And somewhere in the world, Suze Orman just got hard.

4. You’ve changed jobs like switching hats in a hat store.

In just a year and a half, I’ve been a nanny, a waitress, a social media assistant, an intern, a freelancer, and a grant writer. I’ve learned a lot from this smattering of work experiences, but I found the city an impossible place to focus, like my head was on a constant swivel. I came to realize what I really needed was a step back and a different perspective. And since taking a breath wasn’t really an option, with all of the rent, drinks, and brunch to pay for, leaving didn’t seem like such a bad career move.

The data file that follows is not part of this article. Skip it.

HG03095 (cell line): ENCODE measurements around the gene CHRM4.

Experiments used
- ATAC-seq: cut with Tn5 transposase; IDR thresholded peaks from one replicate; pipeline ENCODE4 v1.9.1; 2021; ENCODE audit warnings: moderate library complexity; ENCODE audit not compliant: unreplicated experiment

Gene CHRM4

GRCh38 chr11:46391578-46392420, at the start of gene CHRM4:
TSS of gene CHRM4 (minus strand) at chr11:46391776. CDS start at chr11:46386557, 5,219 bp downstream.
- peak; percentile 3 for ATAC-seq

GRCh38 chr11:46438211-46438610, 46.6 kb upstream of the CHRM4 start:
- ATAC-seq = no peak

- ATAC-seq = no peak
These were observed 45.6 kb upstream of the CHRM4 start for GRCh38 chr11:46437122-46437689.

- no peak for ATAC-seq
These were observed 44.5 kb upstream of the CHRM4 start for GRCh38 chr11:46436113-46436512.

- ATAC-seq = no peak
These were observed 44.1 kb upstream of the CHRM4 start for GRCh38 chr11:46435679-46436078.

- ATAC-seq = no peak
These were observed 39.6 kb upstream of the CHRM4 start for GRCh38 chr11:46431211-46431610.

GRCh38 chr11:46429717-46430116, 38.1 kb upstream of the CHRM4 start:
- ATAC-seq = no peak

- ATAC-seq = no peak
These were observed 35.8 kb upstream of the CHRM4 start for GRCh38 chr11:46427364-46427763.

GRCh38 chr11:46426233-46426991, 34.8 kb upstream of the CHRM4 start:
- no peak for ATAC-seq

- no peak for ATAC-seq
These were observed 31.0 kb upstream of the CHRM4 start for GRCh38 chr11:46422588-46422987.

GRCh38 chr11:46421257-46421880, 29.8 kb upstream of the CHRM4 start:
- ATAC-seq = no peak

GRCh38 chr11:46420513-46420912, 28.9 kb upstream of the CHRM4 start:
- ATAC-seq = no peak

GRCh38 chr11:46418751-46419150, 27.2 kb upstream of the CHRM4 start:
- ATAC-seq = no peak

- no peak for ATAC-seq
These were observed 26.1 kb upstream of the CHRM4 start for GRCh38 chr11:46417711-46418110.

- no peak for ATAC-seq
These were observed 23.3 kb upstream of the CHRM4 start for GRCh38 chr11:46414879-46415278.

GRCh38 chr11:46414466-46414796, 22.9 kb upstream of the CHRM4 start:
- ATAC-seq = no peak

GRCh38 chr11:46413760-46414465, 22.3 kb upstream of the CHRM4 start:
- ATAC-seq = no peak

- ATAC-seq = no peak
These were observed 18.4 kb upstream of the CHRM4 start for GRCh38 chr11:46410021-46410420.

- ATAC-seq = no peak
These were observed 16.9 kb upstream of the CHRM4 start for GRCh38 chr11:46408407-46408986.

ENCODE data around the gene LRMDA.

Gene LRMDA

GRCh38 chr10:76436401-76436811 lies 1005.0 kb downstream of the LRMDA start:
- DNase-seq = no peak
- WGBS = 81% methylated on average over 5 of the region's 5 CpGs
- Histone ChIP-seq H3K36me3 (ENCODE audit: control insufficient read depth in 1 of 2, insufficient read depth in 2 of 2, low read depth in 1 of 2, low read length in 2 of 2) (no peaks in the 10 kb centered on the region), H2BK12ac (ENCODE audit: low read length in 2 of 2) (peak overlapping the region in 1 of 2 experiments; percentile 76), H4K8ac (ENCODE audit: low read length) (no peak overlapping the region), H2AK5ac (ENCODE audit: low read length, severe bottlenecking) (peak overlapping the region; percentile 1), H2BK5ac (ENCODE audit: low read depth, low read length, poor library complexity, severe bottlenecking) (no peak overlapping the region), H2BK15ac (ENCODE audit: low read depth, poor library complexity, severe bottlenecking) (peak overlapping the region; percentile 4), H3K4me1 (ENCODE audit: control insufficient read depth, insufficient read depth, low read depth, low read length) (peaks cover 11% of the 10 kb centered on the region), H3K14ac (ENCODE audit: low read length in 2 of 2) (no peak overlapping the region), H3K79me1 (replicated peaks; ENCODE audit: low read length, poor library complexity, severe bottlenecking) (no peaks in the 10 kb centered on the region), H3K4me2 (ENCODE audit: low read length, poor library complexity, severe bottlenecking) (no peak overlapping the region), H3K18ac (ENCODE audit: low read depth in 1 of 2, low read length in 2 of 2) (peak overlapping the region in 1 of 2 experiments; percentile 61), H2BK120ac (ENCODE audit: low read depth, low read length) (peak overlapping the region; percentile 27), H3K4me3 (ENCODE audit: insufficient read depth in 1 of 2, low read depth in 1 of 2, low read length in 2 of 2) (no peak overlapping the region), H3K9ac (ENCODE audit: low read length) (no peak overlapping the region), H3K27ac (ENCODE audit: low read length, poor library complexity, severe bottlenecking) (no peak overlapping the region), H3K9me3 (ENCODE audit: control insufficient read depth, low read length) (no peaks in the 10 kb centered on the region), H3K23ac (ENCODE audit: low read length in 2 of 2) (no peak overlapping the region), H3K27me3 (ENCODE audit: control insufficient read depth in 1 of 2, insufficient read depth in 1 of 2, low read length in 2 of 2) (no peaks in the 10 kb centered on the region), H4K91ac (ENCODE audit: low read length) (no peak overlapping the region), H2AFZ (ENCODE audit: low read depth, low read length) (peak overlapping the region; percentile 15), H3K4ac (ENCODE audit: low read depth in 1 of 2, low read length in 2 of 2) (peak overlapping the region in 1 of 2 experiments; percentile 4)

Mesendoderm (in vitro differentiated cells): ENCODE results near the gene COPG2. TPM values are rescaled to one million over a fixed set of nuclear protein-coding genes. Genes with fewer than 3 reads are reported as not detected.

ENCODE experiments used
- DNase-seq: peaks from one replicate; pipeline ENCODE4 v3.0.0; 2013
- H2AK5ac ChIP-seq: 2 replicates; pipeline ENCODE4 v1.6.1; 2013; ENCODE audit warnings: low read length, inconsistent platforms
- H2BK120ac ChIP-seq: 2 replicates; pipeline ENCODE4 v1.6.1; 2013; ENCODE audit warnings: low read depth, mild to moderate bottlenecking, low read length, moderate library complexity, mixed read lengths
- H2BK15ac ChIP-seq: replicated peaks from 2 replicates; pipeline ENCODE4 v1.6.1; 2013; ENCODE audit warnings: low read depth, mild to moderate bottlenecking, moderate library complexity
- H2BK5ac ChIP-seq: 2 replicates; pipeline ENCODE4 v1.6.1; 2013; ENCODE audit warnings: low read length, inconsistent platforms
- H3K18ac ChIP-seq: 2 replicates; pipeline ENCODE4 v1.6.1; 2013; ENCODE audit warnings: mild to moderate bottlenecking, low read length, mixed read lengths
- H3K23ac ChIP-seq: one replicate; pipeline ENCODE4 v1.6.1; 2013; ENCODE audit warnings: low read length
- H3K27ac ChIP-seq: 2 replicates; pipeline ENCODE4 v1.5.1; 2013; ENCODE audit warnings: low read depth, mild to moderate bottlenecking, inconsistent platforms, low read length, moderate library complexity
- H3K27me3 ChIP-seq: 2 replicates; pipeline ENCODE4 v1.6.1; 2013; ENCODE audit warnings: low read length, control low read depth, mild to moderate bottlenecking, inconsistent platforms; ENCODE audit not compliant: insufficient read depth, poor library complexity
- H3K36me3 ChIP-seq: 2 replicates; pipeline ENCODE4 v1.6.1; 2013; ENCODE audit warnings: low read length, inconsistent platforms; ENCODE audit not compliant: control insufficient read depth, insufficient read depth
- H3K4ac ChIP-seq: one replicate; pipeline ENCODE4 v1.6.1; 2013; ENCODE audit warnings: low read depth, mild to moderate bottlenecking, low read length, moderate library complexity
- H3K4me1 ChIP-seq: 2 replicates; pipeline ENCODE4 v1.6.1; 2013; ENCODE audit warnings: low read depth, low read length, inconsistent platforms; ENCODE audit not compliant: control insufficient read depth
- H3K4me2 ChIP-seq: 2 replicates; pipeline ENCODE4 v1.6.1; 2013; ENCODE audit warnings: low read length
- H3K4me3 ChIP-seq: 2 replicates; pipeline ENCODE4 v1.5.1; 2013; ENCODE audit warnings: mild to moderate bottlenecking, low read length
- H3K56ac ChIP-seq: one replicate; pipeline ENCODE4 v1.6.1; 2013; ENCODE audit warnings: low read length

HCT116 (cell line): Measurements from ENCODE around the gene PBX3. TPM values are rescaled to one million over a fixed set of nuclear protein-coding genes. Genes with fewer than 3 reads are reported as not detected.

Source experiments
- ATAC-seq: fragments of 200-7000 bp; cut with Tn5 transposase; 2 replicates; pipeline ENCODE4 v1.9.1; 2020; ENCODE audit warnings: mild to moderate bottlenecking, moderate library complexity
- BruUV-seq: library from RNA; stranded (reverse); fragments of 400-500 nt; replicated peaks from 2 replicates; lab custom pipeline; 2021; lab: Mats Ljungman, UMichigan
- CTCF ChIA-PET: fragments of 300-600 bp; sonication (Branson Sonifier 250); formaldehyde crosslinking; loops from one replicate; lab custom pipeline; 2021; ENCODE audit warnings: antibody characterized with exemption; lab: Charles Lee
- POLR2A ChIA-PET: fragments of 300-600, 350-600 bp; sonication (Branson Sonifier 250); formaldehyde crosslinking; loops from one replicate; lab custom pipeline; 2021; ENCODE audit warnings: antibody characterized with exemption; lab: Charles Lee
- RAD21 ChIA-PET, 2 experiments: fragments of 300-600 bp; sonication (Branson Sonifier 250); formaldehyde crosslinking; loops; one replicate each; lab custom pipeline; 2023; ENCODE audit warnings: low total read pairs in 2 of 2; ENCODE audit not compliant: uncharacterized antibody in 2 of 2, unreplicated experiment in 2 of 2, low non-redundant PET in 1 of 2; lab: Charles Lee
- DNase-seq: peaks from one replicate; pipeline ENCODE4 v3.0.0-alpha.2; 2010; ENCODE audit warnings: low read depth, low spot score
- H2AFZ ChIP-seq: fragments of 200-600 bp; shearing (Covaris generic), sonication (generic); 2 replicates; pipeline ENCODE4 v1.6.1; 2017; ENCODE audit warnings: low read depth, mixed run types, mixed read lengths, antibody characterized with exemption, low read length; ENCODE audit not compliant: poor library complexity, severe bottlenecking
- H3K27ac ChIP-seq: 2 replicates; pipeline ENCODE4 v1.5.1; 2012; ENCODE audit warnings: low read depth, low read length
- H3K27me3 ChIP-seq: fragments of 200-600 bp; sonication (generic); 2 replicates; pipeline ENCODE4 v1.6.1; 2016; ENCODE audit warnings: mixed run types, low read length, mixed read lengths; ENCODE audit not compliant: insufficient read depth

5. You need to listen to Spotify just to block out the noise.

The furniture store that blasted music from a speaker on the sidewalk. The boring and very predictable nightly conjugation from the apartment upstairs. The construction of the building next door, a hammer pounding on the other side of the wall. The train that runs under your room. Though earplugs are a great alternative to skipping town, I found that the noise was pervasive enough to make me start dreaming of a quieter location.

6. You can’t quite remember this thing, but you know it was outside, it was green, there were animals and plants … ah yes, Nature.

Cities are beautiful: murals in unexpected places, the majesty of the skyline when I rode my bike over the Williamsburg bridge at night. But with garbage for flowers and rats for wildlife, I found myself yearning for more natural beauty — or rather, just exposure to sunlight and clean oxygen. If you find yourself yearning for an open sky and stars at night, you might be in the wrong place.